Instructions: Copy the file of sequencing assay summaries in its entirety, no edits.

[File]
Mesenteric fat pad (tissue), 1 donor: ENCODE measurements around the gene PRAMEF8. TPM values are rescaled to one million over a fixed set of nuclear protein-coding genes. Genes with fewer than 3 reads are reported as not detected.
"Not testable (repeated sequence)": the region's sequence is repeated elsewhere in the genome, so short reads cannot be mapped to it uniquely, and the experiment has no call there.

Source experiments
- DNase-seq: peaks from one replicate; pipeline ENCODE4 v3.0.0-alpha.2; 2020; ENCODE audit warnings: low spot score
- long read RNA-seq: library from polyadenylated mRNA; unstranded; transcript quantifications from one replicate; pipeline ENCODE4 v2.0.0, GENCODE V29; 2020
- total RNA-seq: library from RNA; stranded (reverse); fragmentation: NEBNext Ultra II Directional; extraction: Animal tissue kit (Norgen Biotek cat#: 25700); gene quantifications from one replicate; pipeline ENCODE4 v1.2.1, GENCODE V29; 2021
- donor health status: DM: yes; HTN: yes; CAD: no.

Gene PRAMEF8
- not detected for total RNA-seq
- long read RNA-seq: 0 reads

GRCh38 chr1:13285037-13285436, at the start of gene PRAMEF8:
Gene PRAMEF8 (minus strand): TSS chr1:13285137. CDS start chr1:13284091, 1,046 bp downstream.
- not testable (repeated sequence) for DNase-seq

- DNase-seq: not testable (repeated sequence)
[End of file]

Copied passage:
Mesenteric fat pad (tissue), 1 donor: ENCODE measurements around the gene PRAMEF8. TPM values are rescaled to one million over a fixed set of nuclear protein-coding genes. Genes with fewer than 3 reads are reported as not detected.
"Not testable (repeated sequence)": the region's sequence is repeated elsewhere in the genome, so short reads cannot be mapped to it uniquely, and the experiment has no call there.

Source experiments
- DNase-seq: peaks from one replicate; pipeline ENCODE4 v3.0.0-alpha.2; 2020; ENCODE audit warnings: low spot score
- long read RNA-seq: library from polyadenylated mRNA; unstranded; transcript quantifications from one replicate; pipeline ENCODE4 v2.0.0, GENCODE V29; 2020
- total RNA-seq: library from RNA; stranded (reverse); fragmentation: NEBNext Ultra II Directional; extraction: Animal tissue kit (Norgen Biotek cat#: 25700); gene quantifications from one replicate; pipeline ENCODE4 v1.2.1, GENCODE V29; 2021
- donor health status: DM: yes; HTN: yes; CAD: no.

Gene PRAMEF8
- not detected for total RNA-seq
- long read RNA-seq: 0 reads

GRCh38 chr1:13285037-13285436, at the start of gene PRAMEF8:
Gene PRAMEF8 (minus strand): TSS chr1:13285137. CDS start chr1:13284091, 1,046 bp downstream.
- not testable (repeated sequence) for DNase-seq

- DNase-seq: not testable (repeated sequence)